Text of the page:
Riva ran a month later in the Monmouth Invitational Handicap and finished fourth at 1-5. It was discovered the following morning that he had been “gotten to” when his blood tests came up positive for the tranquilizer phenothiazine. Tweedy was “outraged” and “astonished.” Around that time, an admitted race fixer told a House committee in Washington that he would cash tickets by drugging the heavy favorite.

So, it is safe to say that Riva Ridge was never given a chance to receive the recognition he deserved. Four defeats in the slop and two on the turf; two defeats at two miles; one defeat giving the older Canonero II 13 actual pounds as a 3-year-old and getting beat in American-record time; one race in which he was drugged; and four straight defeats to end his 3-year-old campaign (two at 1 1/2 miles and one at two miles) after being gutted in the Hollywood Derby. Twice he finished second behind world and American record performances, yet still managed to break two track records and equal another. In the Brooklyn Handicap, he broke the American record for 1 3/16 miles under 127 pounds, defeating True Knight, Tentam, and Key to the Mint in 1:52 2/5. Three months later, he broke the track record in the Stuyvesant Handicap, blazing the 1 1/8 miles in 1:47 flat under 130 pounds. That should have been his final race, but he was thrown into the two-mile JC Gold Cup only 12 days later in another sure “bounce,” effort.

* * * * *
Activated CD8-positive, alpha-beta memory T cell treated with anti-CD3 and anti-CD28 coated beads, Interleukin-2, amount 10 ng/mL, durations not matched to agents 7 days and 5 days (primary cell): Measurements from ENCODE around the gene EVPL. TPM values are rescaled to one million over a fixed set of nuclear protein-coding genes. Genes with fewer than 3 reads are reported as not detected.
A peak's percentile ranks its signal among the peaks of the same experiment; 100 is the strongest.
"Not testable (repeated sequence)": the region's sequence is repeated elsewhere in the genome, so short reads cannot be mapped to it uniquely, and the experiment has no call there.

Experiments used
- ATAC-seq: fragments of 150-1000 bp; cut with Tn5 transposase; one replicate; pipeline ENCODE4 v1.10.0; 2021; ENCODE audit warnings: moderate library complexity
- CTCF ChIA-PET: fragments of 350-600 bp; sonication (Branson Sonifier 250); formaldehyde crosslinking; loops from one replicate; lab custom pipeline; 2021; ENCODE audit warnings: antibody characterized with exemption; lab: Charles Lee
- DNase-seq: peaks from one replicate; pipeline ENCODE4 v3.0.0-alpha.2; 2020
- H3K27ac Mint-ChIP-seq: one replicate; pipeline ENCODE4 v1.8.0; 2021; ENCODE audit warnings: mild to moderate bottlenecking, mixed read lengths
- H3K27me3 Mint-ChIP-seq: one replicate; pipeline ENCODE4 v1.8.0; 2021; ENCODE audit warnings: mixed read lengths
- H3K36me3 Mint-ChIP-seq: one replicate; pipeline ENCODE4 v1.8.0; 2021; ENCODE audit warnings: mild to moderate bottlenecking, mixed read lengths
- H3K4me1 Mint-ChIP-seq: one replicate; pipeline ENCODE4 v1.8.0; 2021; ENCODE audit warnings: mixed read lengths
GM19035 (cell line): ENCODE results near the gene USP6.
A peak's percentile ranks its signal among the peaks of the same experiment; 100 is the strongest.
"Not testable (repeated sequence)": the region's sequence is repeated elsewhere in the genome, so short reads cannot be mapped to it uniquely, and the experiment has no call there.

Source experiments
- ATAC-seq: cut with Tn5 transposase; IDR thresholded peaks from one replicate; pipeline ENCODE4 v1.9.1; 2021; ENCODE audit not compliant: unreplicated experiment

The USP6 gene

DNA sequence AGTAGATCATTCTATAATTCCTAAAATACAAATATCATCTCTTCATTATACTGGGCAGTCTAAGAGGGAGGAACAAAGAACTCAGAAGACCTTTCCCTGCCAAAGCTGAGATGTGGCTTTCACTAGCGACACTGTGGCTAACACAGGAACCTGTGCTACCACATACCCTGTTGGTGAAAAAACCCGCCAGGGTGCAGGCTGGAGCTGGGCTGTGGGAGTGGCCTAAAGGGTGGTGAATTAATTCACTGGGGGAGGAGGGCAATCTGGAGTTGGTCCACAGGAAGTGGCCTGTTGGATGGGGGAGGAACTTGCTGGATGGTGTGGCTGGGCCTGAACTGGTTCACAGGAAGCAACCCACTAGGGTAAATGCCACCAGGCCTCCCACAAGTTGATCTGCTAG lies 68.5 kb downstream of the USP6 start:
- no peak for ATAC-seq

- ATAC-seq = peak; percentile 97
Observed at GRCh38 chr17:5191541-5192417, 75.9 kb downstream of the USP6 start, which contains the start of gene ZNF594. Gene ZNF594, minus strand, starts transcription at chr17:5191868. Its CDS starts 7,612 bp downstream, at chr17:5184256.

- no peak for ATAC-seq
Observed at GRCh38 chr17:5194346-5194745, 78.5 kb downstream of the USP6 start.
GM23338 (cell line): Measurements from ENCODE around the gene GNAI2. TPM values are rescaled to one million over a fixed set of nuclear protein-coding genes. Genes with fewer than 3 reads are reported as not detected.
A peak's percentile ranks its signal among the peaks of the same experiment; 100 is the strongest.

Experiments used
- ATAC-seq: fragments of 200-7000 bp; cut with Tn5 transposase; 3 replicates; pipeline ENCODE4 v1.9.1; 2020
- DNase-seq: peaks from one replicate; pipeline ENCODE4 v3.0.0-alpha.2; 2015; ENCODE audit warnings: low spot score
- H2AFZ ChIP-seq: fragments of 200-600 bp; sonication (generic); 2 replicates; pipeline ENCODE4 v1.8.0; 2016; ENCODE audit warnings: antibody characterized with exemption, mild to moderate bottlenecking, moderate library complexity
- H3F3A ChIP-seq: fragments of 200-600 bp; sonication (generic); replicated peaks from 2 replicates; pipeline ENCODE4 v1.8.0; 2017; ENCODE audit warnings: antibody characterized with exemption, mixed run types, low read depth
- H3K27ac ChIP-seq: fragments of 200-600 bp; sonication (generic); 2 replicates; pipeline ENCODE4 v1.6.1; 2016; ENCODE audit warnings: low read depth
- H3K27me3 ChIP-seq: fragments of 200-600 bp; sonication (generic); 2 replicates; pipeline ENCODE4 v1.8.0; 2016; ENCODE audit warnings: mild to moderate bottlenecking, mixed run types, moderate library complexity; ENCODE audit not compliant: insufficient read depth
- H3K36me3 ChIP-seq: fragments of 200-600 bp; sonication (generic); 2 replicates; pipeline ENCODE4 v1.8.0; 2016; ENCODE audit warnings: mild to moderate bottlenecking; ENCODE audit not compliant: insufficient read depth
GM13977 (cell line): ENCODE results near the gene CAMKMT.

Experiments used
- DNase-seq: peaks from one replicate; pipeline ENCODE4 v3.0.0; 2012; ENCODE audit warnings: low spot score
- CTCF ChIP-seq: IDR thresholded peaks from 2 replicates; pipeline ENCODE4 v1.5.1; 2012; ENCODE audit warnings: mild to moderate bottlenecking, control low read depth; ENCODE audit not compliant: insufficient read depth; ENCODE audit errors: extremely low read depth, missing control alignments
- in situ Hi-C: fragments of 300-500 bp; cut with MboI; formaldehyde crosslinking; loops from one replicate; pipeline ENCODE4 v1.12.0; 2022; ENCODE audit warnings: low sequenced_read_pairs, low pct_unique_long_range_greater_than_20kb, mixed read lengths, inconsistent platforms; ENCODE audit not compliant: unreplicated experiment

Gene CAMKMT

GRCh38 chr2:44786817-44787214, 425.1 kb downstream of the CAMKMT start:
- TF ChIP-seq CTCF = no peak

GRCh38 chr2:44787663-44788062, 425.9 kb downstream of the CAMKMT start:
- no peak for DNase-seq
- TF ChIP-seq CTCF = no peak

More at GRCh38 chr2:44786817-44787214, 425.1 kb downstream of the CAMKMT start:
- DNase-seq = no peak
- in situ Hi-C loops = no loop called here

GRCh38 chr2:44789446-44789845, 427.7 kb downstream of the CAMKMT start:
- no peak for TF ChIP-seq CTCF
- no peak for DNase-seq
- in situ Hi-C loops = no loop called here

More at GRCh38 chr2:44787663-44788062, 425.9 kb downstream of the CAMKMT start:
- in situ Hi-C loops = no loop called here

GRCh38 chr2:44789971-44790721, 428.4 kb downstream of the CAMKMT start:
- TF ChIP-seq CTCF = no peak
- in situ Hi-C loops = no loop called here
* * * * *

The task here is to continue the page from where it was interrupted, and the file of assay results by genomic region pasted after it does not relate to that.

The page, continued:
Getting back to Prove Out, he showed his brilliance again the following spring, winning the 1 1/4-mile Grey Lag Handicap by six lengths in a swift 2:00 1/5. But physical problems again caught up with him and he was retired to Gainesway Farm after three straight defeats. To demonstrate just how fast a horse Prove Out was, at all distances, he earned a 127 Beyer in the Jockey Club Gold Cup and a 129 in the Grey Lag to go along with his 131 in the Woodward, and who knows what he would have earned in his track-record allowance romp over Forego.

Prove Out will not be remembered as a great horse, and in fact is only remembered at all because of his upset of Secretariat and possibly as the broodmare sire of the great Miesque. But he should serve as a reminder that greatness can emerge anytime, anywhere, and from anyone. Make no mistake about it; Secretariat was beaten in the Woodward by an extraordinary horse, who, on that day and on Gold Cup day may very well have been unbeatable.